by Michelle Quirk, MD
Children’s Hospital of Philadelphia Care Network at Chester County Hospital
Pertussis, or "whooping cough", is a bacterial infection that causes severe cough and can be deadly to young children. You may have seen reports of pertussis outbreaks in the news or in the local school systems, as the bacteria is extremely contagious and is very easily and quickly spread among those in close contact with an infected individual. The best way to protect yourself against pertussis is by getting vaccinated, but first, let's talk about the illness.
Whooping cough is caused by the bacteria, Bordetella pertussis. It spreads from person to person when someone who is infected coughs or sneezes. Many infants become infected by older siblings, parents, grandparents, or caregivers who might not even know they have the disease.
The symptoms of whooping cough in its early stages can look like a cold: runny nose, congestion, sneezing, and a mild cough. After 1-2 weeks, the cold symptoms may improve, but the cough tends to become much worse. The severe coughing fits can cause kids to choke, throw up mucus, and gag. Children can become short of breath, can have a bluish color on the lips or around the mouth due to a lack of oxygen, and can experience trouble breathing. Whooping cough got its name from the characteristic “whoop” sound you hear when those with the infection breathe in after a coughing fit.
If your child starts to show these symptoms, it is important to have them evaluated by a doctor right away, especially if their cough becomes more severe and more frequent, the child’s lips turn blue, the child is a young infant who has not been fully immunized or has been exposed to an infected individual, the child appears tired or exhausted with coughing episodes, or if they are having difficulty eating or drinking liquids.
Infants under one year old are at the greatest risk of developing severe respiratory problems from pertussis. The majority of deaths related to whooping cough actually occur in infants younger than 3 months old. While the illness can generally be prevented with vaccination, infants are a particularly vulnerable group, since they have not yet received all of their vaccinations for whooping cough.
If an infant becomes infected with pertussis, most unfortunately need to be treated in the hospital due to the severity of illness. The illness can cause babies to become tired and require respiratory support, develop other infections such as pneumonia, and have seizures. Infants are monitored closely for complications, and can be given respiratory support, oxygen, and suctioning of mucus from the airway to help with breathing. They can also be given fluids, electrolytes, and nutrition, if needed.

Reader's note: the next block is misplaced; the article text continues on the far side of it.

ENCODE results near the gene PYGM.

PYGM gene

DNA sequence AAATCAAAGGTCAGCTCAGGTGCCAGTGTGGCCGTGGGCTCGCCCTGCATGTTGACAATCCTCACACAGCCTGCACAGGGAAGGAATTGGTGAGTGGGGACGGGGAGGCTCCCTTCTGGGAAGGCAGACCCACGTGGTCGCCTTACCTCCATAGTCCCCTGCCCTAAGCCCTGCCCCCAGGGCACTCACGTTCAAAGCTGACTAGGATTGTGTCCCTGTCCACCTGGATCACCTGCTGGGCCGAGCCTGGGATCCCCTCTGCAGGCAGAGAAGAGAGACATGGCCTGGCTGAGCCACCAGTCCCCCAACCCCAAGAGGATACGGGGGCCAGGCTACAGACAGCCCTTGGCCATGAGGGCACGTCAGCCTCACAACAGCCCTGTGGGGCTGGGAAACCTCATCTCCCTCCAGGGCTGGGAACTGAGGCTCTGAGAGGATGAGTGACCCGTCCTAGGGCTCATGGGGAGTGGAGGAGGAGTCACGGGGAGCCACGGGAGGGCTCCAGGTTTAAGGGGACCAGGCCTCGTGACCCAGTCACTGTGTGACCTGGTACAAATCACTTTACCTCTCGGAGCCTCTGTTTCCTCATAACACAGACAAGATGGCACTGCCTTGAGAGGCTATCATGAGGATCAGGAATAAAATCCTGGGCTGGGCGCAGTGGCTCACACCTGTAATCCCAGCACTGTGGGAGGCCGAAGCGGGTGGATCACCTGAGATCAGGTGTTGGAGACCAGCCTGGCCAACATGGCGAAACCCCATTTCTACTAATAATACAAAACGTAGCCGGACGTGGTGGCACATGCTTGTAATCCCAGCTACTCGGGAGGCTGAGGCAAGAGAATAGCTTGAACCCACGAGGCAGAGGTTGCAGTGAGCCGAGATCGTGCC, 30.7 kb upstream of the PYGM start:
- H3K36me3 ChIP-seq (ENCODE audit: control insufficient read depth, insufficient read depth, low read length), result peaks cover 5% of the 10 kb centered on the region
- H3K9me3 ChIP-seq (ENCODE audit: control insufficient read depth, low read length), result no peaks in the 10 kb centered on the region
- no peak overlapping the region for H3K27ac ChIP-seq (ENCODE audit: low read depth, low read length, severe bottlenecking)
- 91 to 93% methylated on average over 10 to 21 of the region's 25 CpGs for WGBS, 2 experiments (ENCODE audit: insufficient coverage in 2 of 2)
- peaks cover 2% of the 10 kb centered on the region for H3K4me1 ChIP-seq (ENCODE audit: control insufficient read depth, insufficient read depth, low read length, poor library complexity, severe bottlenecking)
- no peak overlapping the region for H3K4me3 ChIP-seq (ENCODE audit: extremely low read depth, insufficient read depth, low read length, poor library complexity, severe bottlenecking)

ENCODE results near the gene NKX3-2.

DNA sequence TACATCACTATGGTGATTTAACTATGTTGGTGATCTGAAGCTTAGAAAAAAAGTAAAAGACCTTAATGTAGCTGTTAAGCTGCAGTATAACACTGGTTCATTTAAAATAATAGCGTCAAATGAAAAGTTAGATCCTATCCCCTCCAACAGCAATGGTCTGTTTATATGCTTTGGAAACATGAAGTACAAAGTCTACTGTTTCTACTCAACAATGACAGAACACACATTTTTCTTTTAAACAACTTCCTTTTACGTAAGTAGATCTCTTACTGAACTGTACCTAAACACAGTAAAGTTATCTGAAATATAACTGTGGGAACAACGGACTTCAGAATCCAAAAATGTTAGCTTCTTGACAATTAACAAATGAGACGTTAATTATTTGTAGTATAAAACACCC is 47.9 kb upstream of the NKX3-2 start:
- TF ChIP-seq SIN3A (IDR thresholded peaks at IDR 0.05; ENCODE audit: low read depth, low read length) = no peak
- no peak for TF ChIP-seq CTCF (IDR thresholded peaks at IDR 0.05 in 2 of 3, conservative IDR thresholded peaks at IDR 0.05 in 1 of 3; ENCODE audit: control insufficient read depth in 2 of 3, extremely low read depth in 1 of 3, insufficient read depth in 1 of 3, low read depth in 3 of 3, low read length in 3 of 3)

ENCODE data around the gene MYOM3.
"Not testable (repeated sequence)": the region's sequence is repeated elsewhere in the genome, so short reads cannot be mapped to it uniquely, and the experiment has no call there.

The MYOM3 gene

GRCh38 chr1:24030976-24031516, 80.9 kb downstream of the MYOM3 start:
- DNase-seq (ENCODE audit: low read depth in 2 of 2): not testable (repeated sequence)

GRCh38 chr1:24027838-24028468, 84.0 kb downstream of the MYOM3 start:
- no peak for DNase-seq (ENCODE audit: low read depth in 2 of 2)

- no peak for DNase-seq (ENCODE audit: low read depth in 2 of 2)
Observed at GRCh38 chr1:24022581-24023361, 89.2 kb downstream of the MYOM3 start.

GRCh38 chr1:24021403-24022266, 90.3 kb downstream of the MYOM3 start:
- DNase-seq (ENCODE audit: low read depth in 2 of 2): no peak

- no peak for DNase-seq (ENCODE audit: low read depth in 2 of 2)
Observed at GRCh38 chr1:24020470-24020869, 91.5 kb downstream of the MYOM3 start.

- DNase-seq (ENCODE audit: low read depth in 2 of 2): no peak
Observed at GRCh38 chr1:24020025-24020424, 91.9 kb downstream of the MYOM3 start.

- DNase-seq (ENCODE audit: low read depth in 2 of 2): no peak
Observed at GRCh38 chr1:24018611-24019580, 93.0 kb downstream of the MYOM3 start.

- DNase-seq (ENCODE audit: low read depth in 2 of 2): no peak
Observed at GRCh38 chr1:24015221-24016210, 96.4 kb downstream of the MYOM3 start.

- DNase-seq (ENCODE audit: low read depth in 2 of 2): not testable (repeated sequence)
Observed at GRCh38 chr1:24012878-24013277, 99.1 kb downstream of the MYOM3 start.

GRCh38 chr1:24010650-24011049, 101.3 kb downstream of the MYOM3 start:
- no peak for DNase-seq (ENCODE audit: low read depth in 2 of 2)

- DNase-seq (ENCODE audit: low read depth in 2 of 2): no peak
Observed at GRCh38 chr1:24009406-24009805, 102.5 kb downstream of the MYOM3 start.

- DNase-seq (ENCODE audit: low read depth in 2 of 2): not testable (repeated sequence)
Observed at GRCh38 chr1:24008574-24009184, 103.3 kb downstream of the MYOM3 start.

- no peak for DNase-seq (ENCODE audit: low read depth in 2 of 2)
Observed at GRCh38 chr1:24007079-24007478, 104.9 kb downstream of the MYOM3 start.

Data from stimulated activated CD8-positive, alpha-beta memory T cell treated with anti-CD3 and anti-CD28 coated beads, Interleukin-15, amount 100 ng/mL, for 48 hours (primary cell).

Pertussis is treated with a short round of antibiotics to fight the infection and other supportive measures to ease the symptoms. While antibiotics can help to stop the spread of the infection, they do not treat the cough. Others who had close contact with the patient may also need to take antibiotics, even if they do not yet have any symptoms.
The best way to protect your child against whooping cough is through vaccination. The American Academy of Pediatrics recommends that children receive a DTaP vaccination at two months, four months, and six months of age, with a booster given at fifteen to eighteen months, and again at four to six years. For children seven to ten years old who were underimmunized with DTaP, or who have an incomplete vaccine history, a Tdap vaccine can be given. Pregnant women should also receive the Tdap vaccine, as well as adults who have contact with infants, and health care workers. While the vaccine is the best tool to prevent the disease, there is a small chance that a fully vaccinated individual of any age can still catch whooping cough, though the illness is usually not as bad.
In addition to vaccination, you can also stop the spread of pertussis and other respiratory infections by washing your hands often, covering your mouth when you cough or wearing a mask, and avoiding being near infants and young children when you are ill.
For more information on whooping cough and how to prevent it, talk with your doctor, and check out the following websites:
About Michelle Quirk, MD
Dr. Quirk studied Philosophy at Muhlenberg College, received her medical degree from Pennsylvania State College of Medicine, and completed her residency at Georgetown Hospital. Prior to joining the CHOP Care Network at Chester County Hospital in 2015, Dr. Quirk worked as a pediatric hospitalist in Frederick, Maryland. She enjoys running (especially Disney races), traveling with her husband, and writing. View Profile! >>
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